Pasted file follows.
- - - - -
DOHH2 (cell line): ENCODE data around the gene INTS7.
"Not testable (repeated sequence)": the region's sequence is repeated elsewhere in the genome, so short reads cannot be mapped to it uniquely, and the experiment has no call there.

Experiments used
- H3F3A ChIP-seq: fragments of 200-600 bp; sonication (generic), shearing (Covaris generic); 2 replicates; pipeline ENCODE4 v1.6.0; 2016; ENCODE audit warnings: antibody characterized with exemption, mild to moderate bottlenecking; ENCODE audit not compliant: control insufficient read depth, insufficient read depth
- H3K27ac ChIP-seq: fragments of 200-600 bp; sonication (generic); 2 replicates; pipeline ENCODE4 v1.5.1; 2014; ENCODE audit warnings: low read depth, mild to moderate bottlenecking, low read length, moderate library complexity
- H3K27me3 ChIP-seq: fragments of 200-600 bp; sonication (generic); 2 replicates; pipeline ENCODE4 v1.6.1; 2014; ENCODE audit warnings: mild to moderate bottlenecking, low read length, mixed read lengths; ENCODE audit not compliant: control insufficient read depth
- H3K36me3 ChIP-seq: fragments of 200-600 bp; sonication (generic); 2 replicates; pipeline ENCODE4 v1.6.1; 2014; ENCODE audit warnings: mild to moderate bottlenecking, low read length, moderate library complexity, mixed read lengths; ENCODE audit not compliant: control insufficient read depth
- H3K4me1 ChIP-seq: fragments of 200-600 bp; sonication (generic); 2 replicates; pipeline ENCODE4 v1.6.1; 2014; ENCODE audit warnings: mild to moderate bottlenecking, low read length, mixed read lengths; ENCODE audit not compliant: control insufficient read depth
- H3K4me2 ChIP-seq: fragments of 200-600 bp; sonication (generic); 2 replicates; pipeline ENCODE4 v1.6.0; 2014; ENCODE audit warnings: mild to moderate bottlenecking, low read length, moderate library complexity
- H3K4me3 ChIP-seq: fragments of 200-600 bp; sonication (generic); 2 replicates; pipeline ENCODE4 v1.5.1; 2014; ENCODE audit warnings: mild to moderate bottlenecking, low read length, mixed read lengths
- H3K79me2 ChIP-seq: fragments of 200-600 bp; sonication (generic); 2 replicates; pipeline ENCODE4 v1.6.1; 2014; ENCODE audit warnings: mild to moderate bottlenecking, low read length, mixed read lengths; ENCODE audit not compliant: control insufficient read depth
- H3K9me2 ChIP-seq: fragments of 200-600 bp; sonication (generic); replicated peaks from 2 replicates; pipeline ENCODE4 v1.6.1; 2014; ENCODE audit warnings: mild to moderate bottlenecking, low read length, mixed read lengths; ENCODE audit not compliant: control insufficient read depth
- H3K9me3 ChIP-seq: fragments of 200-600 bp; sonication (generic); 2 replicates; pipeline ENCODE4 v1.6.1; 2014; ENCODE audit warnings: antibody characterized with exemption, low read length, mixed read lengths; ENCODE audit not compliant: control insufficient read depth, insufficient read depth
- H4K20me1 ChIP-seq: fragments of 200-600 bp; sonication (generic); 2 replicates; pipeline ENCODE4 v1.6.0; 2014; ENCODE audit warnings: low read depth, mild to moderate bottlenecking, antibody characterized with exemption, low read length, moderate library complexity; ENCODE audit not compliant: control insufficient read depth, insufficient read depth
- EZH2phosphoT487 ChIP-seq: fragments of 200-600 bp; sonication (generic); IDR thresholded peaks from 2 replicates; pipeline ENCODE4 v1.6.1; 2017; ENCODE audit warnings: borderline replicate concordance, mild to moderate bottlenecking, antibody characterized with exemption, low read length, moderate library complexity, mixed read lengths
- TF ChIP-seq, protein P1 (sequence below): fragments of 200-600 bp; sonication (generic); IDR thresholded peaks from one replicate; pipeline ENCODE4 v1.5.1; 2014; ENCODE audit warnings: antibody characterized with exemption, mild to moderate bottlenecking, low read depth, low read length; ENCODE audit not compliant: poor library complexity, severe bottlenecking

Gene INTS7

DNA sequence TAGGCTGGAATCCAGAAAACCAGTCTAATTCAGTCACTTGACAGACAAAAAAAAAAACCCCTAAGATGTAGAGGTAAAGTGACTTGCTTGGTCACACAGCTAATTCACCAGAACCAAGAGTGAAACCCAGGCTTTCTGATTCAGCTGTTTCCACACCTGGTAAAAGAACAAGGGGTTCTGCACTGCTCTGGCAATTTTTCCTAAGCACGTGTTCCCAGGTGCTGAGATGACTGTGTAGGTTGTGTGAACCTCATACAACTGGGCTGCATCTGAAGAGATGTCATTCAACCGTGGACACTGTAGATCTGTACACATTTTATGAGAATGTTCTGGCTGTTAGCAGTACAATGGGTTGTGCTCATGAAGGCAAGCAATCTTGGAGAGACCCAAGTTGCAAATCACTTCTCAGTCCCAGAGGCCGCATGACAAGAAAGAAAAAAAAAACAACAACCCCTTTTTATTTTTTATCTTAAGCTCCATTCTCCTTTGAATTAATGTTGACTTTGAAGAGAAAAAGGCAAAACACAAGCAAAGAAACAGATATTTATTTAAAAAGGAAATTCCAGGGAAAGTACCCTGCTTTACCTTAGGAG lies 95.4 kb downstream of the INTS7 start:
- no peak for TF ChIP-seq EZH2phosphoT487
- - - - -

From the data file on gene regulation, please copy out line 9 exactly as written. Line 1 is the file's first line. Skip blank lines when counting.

- H3K4me2 ChIP-seq: fragments of 200-600 bp; sonication (generic); 2 replicates; pipeline ENCODE4 v1.6.0; 2014; ENCODE audit warnings: mild to moderate bottlenecking, low read length, moderate library complexity